Then that’s the person that needs to change.
6. A husband might struggle with marriage mentoring, at first
Unlike women, men dislike putting their hearts out there. They don’t enjoy asking for direction. Or being corrected. This is particularly true if a husband is struggling.
I am not saying a man is right. But it does help a wife to understand why her husband doesn’t enjoy two hours of picking apart marriage issues with another man.
As his wife, you don’t have to insist that he likes it. Only desire that he commits anyway.
7. If you don’t have newlywed mentoring, God is still enough
He was sufficient before you found your friends, he was enough before you found your husband and He will be enough when no one is around.
When my husband and I moved to the United States from Kenya years ago, my biggest area of worry was our marriage. We were 3-years into marriage and enjoyed a very close relationship with our mentors.
With them gone, I worried for our marriage. I was concerned about finding other peer couples, a good church, a good place to life.
A few months of worry and God revealed my over-reliance on others; I seemed to need people more than I needed Him. Now I am so glad for the stripping.
You don’t have to move thousands of miles from your support systems to understand the place of God in marriage. You only need to let God be God and people be people.
Indeed, we should seek mentors, but if they are not to be found we are still without excuse; we can create a great marriage because we have the Author of marriage with us.We should seek mentors, but if they are not to be found we are still without excuse; we can create a great marriage because we have the Author of marriage with us.
He will grow us, convict us, revive us and refresh us as we seek Him.
Keep going to church, keep praying, keep reading the word, keep researching good marriage material, keep seeking relationships, keep doing your part and God will do His.
8. Great mentors are found within your existing circle of relationships (e.g. church)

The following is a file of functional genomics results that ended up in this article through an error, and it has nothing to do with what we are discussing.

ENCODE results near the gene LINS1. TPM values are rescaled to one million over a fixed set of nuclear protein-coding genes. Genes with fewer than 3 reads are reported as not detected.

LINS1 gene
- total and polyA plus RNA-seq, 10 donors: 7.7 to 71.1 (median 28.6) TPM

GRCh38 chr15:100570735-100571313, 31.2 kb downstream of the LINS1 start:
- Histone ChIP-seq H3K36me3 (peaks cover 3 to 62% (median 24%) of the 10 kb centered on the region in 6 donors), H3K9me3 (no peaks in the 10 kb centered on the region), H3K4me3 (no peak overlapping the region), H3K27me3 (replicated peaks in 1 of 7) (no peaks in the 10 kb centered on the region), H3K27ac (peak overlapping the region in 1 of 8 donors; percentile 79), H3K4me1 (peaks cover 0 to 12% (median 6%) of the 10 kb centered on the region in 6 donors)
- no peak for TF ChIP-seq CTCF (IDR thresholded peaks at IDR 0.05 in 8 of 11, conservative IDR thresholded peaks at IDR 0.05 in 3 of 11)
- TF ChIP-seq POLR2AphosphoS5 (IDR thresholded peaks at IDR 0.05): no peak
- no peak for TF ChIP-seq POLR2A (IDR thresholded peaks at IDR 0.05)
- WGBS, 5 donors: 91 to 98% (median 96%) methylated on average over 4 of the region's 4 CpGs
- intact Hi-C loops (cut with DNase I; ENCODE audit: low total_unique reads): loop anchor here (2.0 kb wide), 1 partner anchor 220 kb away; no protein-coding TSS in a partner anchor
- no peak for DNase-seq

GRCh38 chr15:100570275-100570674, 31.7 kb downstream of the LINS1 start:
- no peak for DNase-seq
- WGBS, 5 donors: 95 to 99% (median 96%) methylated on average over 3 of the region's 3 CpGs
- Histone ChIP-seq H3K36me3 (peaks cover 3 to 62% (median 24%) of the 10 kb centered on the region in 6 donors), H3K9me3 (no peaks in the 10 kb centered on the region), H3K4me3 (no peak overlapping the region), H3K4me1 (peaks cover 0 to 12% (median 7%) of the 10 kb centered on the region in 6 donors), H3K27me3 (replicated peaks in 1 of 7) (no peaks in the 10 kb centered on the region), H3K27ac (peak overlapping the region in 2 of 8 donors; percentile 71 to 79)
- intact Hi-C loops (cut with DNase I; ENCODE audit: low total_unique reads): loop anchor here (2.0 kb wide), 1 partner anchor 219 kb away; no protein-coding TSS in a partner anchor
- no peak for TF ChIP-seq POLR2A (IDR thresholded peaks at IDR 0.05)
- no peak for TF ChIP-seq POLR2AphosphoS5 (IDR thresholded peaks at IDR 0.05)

Emptying your heart to a stranger can feel weird. Since mentoring is mostly informal and very hands-on (or life-on), you need to be comfortable in the relationship, to begin with.
And from experience (both as a mentor and mentee), people work hard to present their best sides so it’s easy to fool someone who doesn’t know you very well but not so easy to fool someone who knows you.
Consequently, the best time to develop marriage mentors is when you don’t need guidance. A newlywed couple should seek friendships with other couples, as part of their life. Check out this post why married couples need married friends
Connect with people for who they are, not just for what they can do for you. And when you finally need help, you won’t have to look far.
9. Family might be biased
Obviously, parents are excellent at their thing – being parents. Brothers and sisters and cousins and besties are good at their thing too – being family.
So don’t ask them to stop being themselves and provide unbiased guidance. Certainly, it’s possible for family to root for you and your spouse aka give unbiased advice, but the truth is that we tend to be biased towards what we love.
Tommy and I keep our family out of our marriage details, not because we think they’d give bad advice but because long after the trouble is gone and we have changed, the record will still be playing in their head. We want to protect our marriage.
Join me next week as we talk about Patience and Friendship! Update – Click here to read the post How friendship and patience can help a marriage in turmoil
So, let’s talk! Do you have marriage mentors? Anything else you can add as far as newlywed mentoring is concerned? If you don’t have mentors, how are you growing and building your marriage? Lets talk in the comments!
Tired of the fussing, fighting and distance? Want to restore joy, healing and happiness to your marriage? Or maybe you just want to love better, create the marriage of your dreams, God’s way. My book Blues to Bliss: Creating Your Happily Ever After In The Early Years will set you on that road. Buy it here Amazon Paperback I Kindle I Barnes & Noble I PDF
Photo by Jennifer Murray from Pexels